Through out time across cultures there is one who enacts fear in the hearts of many. His motive is well known and his deeds are many. This man to some is a savior but to others a monster,his story is a tale to all about one’s ego. However should he truly be met with so much disdain? He is the fallen angel, the snake who tempted the mother of mankind, this man is Lucifer.
Lucifer otherwise known as Satan is the most hated man in the world and regardless of whether you’re a christian or not everyone knows that Lucifer is the ultimate evil. Lucifer’s story has become a way to warn others about the sin of pride which is considered the deadliest sin of all. Let’s take a look at Lucifer in all his anti-holy glory.
Lucifer the name itself is the King James Version rendering of the Hebrew word הֵילֵל in Isaiah 14:12. This word, transliterated hêlêl or heylel which occurs only once in the Hebrew Bible and means “shining one or morning star”. The word Lucifer is taken from the Latin Vulgate, which translates הֵילֵל as lucifer, meaning “the morning star, the planet Venus”, or, as an adjective, “light-bringing”. The Septuagint renders הֵילֵל in Greek as ἑωσφόρος (heōsphoros), a name, literally “bringer of dawn”, for the morning star.
In later Christian tradition the name began to be used as a proper name for the Devil; as he was before his fall. As a result, “‘Lucifer’ has become a by-word for Satan/the Devil in the Church and in popular literature”, as in Dante Alighieri’s Inferno and John Milton’s Paradise Lost. In the bible where Lucifer is mention to some scholars, it is believed that Lucifer is actually referring to a Babylion king based on this passage from Isaiah 14:12.
On the day the Lord gives you relief from your suffering and turmoil and from the harsh labour forced on you, you will take up this taunt against the king of Babylon: How the oppressor has come to an end! How his fury has ended!”
“How you have fallen from heaven, morning star, son of the dawn! You have been cast down to the earth, you who once laid low the nations! You said in your heart, ‘I will ascend to the heavens; I will raise my throne above the stars of God; I will sit enthroned on the mount of assembly, on the utmost heights of Mount Zaphon. I will ascend above the tops of the clouds; I will make myself like the Most High.’ But you are brought down to the realm of the dead, to the depths of the pit. Those who see you stare at you, they ponder your fate: ‘Is this the man who shook the earth and made kingdoms tremble, the man who made the world a wilderness, who overthrew its cities and would not let his captives go home?'”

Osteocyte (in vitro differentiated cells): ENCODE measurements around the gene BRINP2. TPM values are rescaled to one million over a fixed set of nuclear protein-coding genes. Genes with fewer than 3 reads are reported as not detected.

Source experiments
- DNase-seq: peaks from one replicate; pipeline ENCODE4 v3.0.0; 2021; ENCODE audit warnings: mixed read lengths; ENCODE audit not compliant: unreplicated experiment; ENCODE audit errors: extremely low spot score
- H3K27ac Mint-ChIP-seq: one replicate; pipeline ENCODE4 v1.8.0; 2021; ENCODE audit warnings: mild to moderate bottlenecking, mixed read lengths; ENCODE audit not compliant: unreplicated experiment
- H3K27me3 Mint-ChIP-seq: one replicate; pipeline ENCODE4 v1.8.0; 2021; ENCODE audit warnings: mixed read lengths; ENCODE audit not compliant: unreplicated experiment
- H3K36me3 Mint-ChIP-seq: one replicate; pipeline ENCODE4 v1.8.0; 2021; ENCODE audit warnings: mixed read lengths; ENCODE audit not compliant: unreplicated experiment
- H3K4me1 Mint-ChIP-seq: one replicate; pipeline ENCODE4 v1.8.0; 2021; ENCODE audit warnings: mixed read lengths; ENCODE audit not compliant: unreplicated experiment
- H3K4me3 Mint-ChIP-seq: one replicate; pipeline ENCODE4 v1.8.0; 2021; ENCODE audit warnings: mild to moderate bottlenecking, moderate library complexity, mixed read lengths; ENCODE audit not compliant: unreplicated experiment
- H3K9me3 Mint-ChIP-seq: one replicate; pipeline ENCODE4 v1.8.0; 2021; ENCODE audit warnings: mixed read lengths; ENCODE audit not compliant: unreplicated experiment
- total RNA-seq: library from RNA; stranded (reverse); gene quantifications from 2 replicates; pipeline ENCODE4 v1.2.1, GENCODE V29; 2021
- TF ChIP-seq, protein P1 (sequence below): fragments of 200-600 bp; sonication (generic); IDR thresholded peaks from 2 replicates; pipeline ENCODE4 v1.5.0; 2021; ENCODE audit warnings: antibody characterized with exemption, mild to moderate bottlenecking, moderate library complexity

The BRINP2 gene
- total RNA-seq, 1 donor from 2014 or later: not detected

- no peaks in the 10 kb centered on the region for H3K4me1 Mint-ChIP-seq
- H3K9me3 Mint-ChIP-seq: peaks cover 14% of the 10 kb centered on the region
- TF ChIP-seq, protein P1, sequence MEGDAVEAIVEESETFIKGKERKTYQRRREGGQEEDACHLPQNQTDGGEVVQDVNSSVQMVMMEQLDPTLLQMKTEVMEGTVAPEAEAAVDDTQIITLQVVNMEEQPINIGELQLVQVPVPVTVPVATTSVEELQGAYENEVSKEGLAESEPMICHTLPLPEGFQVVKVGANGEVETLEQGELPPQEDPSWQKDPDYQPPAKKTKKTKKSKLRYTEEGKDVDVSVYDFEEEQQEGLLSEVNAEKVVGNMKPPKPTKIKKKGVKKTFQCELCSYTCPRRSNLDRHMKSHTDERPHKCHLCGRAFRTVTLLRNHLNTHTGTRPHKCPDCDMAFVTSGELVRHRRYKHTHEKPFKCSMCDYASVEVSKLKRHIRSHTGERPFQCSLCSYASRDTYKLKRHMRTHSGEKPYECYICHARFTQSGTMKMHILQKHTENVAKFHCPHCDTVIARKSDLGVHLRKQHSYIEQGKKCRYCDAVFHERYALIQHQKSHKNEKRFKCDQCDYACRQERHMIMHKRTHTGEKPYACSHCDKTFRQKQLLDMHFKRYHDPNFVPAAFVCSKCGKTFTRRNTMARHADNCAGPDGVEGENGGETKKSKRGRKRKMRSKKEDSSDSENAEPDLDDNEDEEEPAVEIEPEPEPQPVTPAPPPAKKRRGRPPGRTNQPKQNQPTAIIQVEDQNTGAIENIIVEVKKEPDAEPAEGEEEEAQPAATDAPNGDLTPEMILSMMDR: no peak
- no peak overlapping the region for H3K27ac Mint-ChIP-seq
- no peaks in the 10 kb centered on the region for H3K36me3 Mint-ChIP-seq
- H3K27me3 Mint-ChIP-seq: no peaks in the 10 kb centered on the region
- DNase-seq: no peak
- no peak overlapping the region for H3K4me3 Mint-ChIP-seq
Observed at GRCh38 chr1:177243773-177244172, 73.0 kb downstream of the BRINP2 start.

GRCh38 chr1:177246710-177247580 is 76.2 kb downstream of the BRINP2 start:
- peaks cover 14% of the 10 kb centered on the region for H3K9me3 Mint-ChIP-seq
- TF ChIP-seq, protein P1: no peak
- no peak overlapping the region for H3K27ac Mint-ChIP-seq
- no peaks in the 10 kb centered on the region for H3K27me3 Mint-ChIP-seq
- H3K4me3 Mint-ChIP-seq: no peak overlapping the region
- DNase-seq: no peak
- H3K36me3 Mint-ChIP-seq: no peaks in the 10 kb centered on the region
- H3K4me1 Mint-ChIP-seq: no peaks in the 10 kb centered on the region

There are many suggestions on which king Isaiah is referring too. Now in the mythology of the Canaanites there is a god known as Attar, who is known also as the morning star. He attempted to occupy the throne of Ba’al but finding he was unable to do so, descended and ruled the underworld. The original myth may have been about a lesser god Helel trying to dethrone the Canaanite high god El who lived on a mountain to the north. There is also similarities in the stories of Ishtar and Innana.
Besides Isaiah 14:12, Lucifer is mention but not in terms of a fallen angel.
2 Peter 1:19 (meaning “morning star”)
Job 11:17 (“the light of the morning”),
Job 38:32 (“the signs of the zodiac”)
Psalms 110:3 (“the dawn”).
Sirach 50:6 (referring to the actual morning star)
Revelation 2:28 (of uncertain reference)
22:16 (referring to Jesus).
Indications that in Christian tradition the Latin word Lucifer, unlike the English word, did not necessarily call a fallen angel to mind exist also outside the text of the Vulgate. Two bishops bore that name: Saint Lucifer of Cagliari, and Lucifer of Siena. Also used in Latin, the word is applied to John the Baptist and is used as a title of Christ himself in several early Christian hymns such Lucis largitor splendide, Aeterne rerum conditor, and in the medieval hymn Christe qui lux es et dies.
The Latin word lucifer is also used of Christ in the Easter Proclamation prayer to God regarding the paschal candle: Flammas eius lucifer matutinus inveniat: ille, inquam, lucifer, qui nescit occasum. Christus Filius tuus, qui, regressus ab inferis, humano generi serenus illuxit, et vivit et regnat in saecula saeculorum (May this flame be found still burning by the Morning Star: the one Morning Star who never sets, Christ your Son, who, coming back from death’s domain, has shed his peaceful light on humanity, and lives and reigns for ever and ever)